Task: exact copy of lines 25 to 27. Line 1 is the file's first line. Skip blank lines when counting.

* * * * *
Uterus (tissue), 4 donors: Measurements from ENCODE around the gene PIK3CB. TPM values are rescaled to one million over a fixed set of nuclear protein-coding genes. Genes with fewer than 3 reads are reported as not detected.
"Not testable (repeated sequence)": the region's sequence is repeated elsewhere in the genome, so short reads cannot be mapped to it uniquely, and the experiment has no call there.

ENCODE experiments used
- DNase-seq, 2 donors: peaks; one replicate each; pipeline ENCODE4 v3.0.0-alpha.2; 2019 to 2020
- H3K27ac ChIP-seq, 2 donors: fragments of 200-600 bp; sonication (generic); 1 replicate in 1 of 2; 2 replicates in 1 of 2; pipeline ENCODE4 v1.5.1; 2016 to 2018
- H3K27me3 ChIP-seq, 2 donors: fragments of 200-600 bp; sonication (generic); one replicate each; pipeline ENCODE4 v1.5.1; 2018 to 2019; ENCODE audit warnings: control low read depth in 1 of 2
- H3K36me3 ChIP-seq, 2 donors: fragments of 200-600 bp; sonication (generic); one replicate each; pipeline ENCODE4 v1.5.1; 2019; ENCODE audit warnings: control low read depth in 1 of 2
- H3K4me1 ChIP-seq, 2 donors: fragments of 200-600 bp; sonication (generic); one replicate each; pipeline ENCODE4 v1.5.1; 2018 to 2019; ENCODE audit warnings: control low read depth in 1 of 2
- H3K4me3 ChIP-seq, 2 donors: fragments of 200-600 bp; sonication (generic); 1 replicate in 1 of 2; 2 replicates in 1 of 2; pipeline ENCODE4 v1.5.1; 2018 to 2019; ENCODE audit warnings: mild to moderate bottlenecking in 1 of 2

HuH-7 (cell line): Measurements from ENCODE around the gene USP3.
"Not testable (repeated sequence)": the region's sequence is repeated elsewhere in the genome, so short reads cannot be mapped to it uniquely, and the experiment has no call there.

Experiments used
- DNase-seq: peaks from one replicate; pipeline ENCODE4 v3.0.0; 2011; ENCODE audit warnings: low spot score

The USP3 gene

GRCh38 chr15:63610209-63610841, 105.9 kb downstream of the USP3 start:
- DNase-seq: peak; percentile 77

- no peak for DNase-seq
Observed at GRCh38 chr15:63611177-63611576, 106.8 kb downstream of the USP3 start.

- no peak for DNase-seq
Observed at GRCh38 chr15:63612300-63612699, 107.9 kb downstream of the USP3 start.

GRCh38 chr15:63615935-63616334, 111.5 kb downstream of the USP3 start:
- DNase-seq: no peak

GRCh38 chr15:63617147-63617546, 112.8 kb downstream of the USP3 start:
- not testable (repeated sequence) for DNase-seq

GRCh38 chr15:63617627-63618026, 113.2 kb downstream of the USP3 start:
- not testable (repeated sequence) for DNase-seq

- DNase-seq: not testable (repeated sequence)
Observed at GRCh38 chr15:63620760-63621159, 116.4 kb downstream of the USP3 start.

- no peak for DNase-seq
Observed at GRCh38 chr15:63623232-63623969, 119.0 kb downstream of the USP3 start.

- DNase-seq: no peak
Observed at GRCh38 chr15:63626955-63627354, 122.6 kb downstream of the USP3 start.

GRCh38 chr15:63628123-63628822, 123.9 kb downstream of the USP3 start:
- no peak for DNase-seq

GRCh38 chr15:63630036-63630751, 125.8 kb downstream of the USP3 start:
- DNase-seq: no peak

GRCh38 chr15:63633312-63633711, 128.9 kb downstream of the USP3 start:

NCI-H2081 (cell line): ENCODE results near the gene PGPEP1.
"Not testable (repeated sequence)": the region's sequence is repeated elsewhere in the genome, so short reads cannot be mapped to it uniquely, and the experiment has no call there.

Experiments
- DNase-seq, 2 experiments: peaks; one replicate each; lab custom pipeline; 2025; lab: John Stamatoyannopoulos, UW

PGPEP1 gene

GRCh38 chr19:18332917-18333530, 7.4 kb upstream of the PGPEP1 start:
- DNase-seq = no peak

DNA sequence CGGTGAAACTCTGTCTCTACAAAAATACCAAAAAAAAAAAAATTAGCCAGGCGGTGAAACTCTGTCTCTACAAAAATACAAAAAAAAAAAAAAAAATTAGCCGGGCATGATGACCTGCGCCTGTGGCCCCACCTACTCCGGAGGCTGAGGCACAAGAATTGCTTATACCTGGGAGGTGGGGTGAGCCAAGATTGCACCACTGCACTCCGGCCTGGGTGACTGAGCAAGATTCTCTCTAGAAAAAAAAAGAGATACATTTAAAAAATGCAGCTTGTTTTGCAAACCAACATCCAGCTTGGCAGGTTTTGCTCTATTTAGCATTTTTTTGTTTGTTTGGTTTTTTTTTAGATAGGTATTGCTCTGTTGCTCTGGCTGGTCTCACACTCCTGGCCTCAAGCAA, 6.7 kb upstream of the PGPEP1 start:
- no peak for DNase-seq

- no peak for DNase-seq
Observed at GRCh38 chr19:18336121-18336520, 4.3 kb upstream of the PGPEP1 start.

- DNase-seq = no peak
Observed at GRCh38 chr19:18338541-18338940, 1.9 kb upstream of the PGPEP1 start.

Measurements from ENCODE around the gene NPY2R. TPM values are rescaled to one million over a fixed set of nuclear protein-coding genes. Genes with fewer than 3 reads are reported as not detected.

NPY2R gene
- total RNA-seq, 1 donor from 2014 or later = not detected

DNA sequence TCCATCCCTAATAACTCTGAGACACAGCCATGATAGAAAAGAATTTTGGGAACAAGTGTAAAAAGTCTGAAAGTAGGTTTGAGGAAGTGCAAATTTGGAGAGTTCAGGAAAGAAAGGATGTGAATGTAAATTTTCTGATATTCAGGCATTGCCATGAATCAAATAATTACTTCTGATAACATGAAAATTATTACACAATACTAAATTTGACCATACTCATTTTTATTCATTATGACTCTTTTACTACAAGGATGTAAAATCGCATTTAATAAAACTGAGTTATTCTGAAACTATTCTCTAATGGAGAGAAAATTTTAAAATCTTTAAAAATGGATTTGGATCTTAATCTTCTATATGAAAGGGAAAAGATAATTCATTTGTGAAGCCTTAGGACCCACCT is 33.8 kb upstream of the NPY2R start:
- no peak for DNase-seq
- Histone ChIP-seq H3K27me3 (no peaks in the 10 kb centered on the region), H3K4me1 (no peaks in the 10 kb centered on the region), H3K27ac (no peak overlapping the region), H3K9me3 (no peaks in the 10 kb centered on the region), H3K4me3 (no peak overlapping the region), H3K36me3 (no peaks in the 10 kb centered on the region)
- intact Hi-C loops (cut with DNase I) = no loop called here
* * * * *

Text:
GRCh38 chr15:63617627-63618026, 113.2 kb downstream of the USP3 start:
- not testable (repeated sequence) for DNase-seq

- DNase-seq: not testable (repeated sequence)